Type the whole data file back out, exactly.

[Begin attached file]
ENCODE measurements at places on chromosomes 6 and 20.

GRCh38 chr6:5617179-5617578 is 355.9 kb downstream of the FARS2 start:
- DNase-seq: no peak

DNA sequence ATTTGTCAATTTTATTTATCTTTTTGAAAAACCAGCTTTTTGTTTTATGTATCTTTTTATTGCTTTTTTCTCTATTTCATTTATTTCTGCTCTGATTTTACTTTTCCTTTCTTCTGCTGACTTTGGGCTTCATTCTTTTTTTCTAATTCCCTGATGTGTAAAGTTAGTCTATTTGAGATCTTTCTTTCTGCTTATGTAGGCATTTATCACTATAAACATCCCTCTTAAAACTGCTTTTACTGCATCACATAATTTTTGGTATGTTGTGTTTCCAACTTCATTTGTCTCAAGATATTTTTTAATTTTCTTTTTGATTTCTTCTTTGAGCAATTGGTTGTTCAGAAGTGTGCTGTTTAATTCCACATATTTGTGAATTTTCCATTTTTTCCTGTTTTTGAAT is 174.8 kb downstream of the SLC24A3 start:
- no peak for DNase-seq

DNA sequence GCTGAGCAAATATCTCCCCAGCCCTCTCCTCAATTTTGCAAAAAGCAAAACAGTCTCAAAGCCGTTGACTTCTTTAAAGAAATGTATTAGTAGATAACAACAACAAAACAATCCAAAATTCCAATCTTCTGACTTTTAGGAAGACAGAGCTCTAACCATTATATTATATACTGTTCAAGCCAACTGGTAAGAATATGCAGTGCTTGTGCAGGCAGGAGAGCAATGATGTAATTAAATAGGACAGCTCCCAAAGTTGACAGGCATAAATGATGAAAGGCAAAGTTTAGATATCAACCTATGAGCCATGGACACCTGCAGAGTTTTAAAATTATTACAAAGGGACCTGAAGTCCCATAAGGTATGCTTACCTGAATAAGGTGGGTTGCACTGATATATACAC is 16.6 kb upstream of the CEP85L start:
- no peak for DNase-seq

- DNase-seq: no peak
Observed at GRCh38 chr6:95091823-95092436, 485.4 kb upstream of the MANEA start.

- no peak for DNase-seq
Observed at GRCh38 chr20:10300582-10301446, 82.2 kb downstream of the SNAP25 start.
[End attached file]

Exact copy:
ENCODE measurements at places on chromosomes 6 and 20.

GRCh38 chr6:5617179-5617578 is 355.9 kb downstream of the FARS2 start:
- DNase-seq: no peak

DNA sequence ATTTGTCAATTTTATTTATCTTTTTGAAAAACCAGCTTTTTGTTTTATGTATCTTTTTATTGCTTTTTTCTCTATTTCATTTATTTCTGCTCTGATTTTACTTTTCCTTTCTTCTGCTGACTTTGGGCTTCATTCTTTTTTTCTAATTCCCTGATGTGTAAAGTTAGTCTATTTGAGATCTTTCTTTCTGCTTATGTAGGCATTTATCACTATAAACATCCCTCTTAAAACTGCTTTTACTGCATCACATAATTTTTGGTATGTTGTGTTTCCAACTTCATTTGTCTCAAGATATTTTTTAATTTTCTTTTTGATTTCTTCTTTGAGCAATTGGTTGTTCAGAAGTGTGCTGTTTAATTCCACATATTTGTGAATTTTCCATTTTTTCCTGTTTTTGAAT is 174.8 kb downstream of the SLC24A3 start:
- no peak for DNase-seq

DNA sequence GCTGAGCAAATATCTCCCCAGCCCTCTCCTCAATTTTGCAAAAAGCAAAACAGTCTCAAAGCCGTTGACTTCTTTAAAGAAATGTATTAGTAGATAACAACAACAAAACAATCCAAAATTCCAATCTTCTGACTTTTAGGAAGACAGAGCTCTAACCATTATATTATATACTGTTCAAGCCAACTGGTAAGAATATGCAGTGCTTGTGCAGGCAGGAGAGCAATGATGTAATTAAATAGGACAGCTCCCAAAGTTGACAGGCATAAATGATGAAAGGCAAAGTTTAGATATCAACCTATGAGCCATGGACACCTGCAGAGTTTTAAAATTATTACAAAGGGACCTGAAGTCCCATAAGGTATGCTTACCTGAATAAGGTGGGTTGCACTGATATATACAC is 16.6 kb upstream of the CEP85L start:
- no peak for DNase-seq

- DNase-seq: no peak
Observed at GRCh38 chr6:95091823-95092436, 485.4 kb upstream of the MANEA start.

- no peak for DNase-seq
Observed at GRCh38 chr20:10300582-10301446, 82.2 kb downstream of the SNAP25 start.